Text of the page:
Mon, 21 Aug 2000

Segara Anakan project halted by dispute

CILACAP, Central Java (JP): Conflicts of interest between Central Java administration and West Java administration have halted an environmental project at the mouth of Citanduy River at the Segara Anakan Strait.

Cilacap administration spokesman, Ansor Basuki, said on Saturday that the Ciamis administration had yet to agree to the planned connecting passage project at Segara Anakan, which is partly located in Ciamis.

The Cilacap administration plans to make the connecting passage, between 80 meters and 100 meters wide, from Segara Anakan to the Citanduy river in an effort to curb the sedimentation of Segara Anakan.

Segara Anakan is a part of a strait separating Nusa Kambangan island from the town of Cilacap.

Prolonged sedimentation has almost joined Nusa Kambangan with Central Java, and this is worrying environmentalists.

Both the dredging of Segara Anakan and the building of the connecting passage to the river of Citanduy have long been planned by the Central Java administration.

The Ciamis administration in West Java is worried that the connecting passage project, to be funded by the Asian Development Bank, would harm its area, as seawater could overflow into Citanduy River during high tide.

The Cilacap administration sees the connecting passage as helping minimize the amount of sediment in Segara Anakan. The project is also expected to help preserve certain species of flora and fauna.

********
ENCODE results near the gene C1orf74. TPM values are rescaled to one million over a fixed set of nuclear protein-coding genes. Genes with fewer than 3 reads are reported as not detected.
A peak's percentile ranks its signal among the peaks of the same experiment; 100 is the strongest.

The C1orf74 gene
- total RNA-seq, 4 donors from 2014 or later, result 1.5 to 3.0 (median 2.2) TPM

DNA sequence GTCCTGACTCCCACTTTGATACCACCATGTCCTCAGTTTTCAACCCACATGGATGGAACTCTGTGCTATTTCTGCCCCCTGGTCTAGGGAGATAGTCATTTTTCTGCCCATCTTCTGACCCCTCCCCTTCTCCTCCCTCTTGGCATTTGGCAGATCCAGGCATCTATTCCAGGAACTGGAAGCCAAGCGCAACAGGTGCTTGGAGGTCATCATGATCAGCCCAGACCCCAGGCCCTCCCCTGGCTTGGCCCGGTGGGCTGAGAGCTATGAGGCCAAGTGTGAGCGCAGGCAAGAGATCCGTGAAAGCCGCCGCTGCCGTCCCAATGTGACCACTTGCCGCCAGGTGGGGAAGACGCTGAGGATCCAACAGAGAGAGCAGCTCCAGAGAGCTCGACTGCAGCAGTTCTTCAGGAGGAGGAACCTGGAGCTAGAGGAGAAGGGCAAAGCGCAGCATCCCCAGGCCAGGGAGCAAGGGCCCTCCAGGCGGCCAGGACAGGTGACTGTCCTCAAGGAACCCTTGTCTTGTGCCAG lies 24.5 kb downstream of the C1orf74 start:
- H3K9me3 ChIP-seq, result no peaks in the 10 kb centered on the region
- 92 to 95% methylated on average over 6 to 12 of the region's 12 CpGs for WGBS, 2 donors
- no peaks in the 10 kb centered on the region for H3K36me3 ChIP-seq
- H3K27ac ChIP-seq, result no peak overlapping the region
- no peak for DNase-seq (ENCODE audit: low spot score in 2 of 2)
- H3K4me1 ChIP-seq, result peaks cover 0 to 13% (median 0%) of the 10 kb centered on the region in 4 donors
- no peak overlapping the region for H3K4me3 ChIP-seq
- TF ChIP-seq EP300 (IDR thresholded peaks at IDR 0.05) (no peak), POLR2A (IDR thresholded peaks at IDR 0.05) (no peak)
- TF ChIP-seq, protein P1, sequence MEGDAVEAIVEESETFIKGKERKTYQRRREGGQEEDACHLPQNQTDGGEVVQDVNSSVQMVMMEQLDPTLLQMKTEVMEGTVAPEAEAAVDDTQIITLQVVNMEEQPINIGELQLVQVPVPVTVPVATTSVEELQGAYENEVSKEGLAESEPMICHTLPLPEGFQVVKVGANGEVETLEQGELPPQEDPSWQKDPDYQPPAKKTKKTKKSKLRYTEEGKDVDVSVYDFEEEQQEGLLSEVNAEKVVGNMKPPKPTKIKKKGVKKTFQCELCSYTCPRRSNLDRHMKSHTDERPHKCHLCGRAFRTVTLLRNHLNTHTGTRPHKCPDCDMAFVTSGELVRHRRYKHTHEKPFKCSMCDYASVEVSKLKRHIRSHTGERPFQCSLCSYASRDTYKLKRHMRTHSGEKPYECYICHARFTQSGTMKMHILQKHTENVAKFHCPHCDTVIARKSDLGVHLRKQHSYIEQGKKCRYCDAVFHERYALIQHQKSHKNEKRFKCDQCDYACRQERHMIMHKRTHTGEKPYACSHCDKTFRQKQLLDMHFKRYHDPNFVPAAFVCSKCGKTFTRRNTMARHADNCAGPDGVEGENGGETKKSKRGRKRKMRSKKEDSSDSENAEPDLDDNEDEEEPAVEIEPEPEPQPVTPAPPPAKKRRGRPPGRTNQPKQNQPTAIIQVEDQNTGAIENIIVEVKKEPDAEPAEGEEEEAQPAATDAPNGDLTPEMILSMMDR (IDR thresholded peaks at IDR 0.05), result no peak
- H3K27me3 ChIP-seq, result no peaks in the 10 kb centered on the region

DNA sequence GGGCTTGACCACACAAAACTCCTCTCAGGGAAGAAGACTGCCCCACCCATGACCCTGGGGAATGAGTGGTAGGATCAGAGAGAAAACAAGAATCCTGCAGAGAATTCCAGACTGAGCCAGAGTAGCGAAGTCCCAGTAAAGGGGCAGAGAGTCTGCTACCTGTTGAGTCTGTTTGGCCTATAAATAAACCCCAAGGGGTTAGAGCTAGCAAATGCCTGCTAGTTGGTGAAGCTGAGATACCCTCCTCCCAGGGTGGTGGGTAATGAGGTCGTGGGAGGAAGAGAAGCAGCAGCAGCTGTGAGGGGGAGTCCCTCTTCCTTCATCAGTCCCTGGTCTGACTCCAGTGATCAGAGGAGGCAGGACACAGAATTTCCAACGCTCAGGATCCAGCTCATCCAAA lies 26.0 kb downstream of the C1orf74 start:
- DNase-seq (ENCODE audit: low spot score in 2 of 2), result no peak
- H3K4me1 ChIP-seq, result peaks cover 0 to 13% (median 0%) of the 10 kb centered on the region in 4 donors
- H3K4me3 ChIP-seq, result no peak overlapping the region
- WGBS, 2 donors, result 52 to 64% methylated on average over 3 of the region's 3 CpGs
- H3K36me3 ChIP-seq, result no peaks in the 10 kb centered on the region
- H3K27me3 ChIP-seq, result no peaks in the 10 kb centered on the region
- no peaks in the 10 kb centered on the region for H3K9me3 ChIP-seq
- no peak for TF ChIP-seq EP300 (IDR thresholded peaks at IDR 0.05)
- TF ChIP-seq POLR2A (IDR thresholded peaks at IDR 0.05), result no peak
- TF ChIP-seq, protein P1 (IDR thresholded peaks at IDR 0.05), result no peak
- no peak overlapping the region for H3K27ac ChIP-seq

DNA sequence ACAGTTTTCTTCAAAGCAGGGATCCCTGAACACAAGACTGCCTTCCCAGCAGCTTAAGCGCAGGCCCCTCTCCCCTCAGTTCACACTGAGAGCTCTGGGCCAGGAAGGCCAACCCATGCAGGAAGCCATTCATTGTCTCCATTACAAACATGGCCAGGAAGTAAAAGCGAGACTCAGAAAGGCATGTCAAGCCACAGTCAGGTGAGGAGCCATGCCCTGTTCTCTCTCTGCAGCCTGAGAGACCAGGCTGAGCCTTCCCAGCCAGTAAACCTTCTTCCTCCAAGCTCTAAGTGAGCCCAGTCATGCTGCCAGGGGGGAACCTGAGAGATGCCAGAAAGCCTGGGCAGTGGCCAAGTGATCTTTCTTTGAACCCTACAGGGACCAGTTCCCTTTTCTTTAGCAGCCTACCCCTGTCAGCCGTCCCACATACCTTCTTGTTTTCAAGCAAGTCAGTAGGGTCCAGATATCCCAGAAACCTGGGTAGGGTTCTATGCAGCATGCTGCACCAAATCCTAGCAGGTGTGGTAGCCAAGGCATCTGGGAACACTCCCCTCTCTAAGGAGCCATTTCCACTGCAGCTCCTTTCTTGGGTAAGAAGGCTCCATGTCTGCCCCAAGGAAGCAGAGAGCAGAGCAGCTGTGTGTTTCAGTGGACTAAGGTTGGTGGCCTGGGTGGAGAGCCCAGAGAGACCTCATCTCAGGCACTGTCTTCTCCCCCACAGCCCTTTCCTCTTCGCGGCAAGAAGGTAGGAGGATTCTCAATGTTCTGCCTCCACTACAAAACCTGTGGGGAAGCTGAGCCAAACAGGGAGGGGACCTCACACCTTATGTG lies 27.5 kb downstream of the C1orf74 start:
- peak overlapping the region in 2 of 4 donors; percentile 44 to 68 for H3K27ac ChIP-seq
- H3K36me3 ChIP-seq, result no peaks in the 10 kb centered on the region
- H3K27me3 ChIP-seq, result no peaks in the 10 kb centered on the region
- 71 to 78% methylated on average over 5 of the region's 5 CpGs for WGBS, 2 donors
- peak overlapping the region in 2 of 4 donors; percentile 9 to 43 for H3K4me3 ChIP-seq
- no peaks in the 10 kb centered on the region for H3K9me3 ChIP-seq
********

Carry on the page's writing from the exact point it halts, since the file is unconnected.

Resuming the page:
There are no concrete steps being taken by either of the two administrations to deal with this problem.

A law practitioner, Kartono, of the Jenderal Soedirman University in Purwokerto, said that the central government should intervene in the dispute so that the environmental problem in Segara Anakan could be dealt with soon.

Chairman of the Central Java Research Council for Banyumas, Edy Yuwono, said the 1,200-hectare Segara Anakan could become a land mass within 10 years if dredging is not conducted.

In 1903, Segara Anakan measured 6,450 hectares; in 1994 water covered only 1,600 hectare of the area.

"The sedimentation has caused certain species of fish and other animal to vanish. Thousands of local fishermen will also have to stop fishing," he said.

Edy said that at least 1,800 hectares must be preserved in Segara Anakan to save the environment.

Efforts to save Segara Anakan have gained international support.

Rector of the Jenderal Soedirman University, Rubiyanto Misman, signed a cooperation deal on Monday on the Segara Anakan ecology project with Dr. V. Ittekot, director of the Bremen Center Tropical Ecology. (45/sur)